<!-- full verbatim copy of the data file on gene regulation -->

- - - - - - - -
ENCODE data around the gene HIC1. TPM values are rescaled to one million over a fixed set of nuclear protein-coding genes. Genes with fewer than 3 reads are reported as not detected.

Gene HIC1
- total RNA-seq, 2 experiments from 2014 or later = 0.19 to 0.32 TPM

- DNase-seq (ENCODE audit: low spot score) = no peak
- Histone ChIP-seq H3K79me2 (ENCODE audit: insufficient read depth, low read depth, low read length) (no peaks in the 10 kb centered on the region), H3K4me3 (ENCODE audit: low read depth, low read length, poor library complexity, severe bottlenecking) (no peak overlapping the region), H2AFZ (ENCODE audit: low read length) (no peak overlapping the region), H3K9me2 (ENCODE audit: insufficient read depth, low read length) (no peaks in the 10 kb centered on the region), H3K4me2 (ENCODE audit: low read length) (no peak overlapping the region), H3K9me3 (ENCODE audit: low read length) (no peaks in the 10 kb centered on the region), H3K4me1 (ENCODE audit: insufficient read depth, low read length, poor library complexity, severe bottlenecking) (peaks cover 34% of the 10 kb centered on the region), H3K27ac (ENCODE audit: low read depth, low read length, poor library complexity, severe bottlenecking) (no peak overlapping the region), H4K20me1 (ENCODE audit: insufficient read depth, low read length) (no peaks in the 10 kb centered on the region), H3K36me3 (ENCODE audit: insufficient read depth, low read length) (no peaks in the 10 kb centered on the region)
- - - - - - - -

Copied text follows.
ENCODE data around the gene HIC1. TPM values are rescaled to one million over a fixed set of nuclear protein-coding genes. Genes with fewer than 3 reads are reported as not detected.

Gene HIC1
- total RNA-seq, 2 experiments from 2014 or later = 0.19 to 0.32 TPM

- DNase-seq (ENCODE audit: low spot score) = no peak
- Histone ChIP-seq H3K79me2 (ENCODE audit: insufficient read depth, low read depth, low read length) (no peaks in the 10 kb centered on the region), H3K4me3 (ENCODE audit: low read depth, low read length, poor library complexity, severe bottlenecking) (no peak overlapping the region), H2AFZ (ENCODE audit: low read length) (no peak overlapping the region), H3K9me2 (ENCODE audit: insufficient read depth, low read length) (no peaks in the 10 kb centered on the region), H3K4me2 (ENCODE audit: low read length) (no peak overlapping the region), H3K9me3 (ENCODE audit: low read length) (no peaks in the 10 kb centered on the region), H3K4me1 (ENCODE audit: insufficient read depth, low read length, poor library complexity, severe bottlenecking) (peaks cover 34% of the 10 kb centered on the region), H3K27ac (ENCODE audit: low read depth, low read length, poor library complexity, severe bottlenecking) (no peak overlapping the region), H4K20me1 (ENCODE audit: insufficient read depth, low read length) (no peaks in the 10 kb centered on the region), H3K36me3 (ENCODE audit: insufficient read depth, low read length) (no peaks in the 10 kb centered on the region)